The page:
Grand National Trends:

Grand National Trends:

The Grad National can look like a bit of a lottery, and many people look at trends to help them narrow down the field… Well the trends are changing…

The usual trends are based on, the AGE of the horse, the DISTANCE they’ve won over before, how good their JUMPING is, if they’ve had a RECENT RUN and how much WEIGHT they carry.

With regard Distance, you simply require a horse that has proven itself over at least 3 miles before, be that having won or placed at least 3 times in the past. This being the Grand National we’d really expect the majority of runners to pass that criteria.

Jumping or being a decent jumper goes without saying over these fences, but the occasional previous fall or unseating of a jockey is no bar to success, only 3 of the past 10 winners hadn’t had either of those blemishes on their record prior to winning the National.

A Recent Run is something a number of Stats Sites point towards, but with modern training techniques horses are fitter when fresh than they used to be; One For Arthur won after a break of almost 3 months and Neptune Collonges over 50 days.

You’ll find a number of statistics available online for the Great Race, but with the trends of racing changing in recent years; handicaps becoming far more competitive with higher rated runners etc, many statistics based on simple numbers over a period are now not as accurate as one may think.

For example, having reviewed a number of statistical sites, we’ve seen a major focus on suggesting horses aged 9 to 12 have a huge {72360743abcd4e1247ba06428ec606fdf75f8b580141c6e281ef8c5920e36d7e} win ratio. This is true over that time period, but the race has been won by an 8yo in 3 of the past 4 years. The number of 8 year old winners over 25 years is four, which is lower than five 11yo winners, or seven 10yo and also seven 9yo winners. But the trends are changing!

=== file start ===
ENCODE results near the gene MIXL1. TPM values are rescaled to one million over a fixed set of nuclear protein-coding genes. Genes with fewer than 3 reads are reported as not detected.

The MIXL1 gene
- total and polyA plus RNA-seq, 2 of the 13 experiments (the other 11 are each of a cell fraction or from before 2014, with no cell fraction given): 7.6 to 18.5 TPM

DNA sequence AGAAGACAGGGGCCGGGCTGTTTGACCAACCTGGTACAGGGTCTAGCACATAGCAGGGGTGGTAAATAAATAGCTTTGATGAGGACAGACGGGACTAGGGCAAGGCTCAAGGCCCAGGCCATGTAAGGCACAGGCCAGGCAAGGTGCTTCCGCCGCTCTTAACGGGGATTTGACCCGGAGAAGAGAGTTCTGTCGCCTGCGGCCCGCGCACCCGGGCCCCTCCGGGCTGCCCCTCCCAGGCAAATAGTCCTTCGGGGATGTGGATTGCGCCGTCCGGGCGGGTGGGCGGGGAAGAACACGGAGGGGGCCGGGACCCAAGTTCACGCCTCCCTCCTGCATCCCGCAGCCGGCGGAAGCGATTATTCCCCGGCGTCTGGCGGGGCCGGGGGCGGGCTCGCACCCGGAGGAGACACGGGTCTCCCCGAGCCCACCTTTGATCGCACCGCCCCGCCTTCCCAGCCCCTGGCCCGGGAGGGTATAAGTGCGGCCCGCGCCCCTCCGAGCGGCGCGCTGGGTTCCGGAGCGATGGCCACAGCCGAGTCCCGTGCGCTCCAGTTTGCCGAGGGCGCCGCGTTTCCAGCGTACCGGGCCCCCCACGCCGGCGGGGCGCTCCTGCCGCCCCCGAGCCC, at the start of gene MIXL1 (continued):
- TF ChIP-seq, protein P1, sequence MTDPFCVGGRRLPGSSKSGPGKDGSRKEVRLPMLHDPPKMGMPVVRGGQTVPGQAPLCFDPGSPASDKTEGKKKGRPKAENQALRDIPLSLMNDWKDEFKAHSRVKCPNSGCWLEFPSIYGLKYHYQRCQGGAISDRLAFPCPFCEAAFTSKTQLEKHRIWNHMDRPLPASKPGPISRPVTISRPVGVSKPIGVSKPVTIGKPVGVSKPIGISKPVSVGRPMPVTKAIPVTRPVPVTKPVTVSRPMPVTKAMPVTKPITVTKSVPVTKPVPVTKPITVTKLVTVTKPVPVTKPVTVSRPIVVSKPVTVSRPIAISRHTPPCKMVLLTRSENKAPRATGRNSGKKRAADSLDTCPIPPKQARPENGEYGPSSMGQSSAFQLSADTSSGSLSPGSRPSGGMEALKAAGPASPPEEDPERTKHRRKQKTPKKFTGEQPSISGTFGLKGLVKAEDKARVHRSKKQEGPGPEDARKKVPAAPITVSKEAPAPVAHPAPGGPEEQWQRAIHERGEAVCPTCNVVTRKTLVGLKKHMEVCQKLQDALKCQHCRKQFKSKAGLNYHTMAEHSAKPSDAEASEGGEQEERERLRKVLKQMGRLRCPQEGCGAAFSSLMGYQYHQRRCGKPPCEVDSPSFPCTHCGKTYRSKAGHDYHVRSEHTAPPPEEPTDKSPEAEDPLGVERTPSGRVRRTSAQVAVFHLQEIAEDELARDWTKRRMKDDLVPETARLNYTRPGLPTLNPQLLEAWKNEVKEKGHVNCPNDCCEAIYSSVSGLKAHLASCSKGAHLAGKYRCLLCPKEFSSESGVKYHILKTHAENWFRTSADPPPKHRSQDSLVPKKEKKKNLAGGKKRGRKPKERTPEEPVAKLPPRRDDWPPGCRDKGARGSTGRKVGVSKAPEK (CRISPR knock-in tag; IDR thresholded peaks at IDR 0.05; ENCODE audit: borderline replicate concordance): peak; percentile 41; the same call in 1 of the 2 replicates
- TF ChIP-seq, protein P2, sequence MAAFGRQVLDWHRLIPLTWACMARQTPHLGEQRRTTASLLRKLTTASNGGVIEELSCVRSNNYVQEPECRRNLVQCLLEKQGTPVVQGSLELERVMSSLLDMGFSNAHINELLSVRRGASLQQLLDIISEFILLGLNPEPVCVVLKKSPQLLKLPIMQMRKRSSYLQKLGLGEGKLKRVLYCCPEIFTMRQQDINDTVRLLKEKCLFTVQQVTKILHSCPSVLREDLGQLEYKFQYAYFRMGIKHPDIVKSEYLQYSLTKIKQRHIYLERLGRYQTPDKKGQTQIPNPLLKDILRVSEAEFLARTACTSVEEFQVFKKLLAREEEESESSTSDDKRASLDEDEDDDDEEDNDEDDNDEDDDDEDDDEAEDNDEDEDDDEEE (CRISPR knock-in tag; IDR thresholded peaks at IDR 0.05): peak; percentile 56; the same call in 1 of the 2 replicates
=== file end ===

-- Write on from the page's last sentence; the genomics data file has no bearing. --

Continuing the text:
The Grand National is a demanding test so a degree of experience counts for a lot. Experience of racing in the hustle and bustle of a big field previously must be a benefit. As in the Grand National where they invariably go off to the first fence at a rate of knots, competition for an early place is fierce. Plenty of jumping experience is also something that comes with age and racing, which over these fences is a big help. One other factor would be how they handle the occasion, as the atmosphere is something some younger horses may well have not experienced before.

As highlighted above the previous trends used to be finding a horse aged 9 to 12, but that’s changed with 8yo’s really coming into their own now. It’s more a case of dropping the 12yo’s who have won just 2 of the past 25 races and bringing in 8yo’s.

23 of the past 25 races were won by a horse aged 8, 9, 10 or 11.
10 of the past 10 races were won by a horse aged 8, 9, 10 or 11.

Over such a long distance you’d expect and many of the trends would suggest weight being carried has to be a factor.
Of the last 25 years only 5 winners have carried over 11st or more with 20 winners carrying less than 11st. That said again the trends are starting to equal out, as over the past 10 years it’s a 50/50 split with as much as 11-09 being carried by Many Clouds in 2015, indicative of better class horses running in the race these days.

20 of the last 25 winners carried less than 11 st.
5 of the last 25 winners carried 11 st or more – BUT all of those 5 winners were in the last 5 years.

Statistical Conclusion:
The 25 Year Trends or now simply out dated.
Age you need to be between the ages of 8 and 11
Weight doesn’t really matter.

This may not have helped narrow the field down that much, but it may have prevented 25 year old stats from pointing you away from the potential winner.

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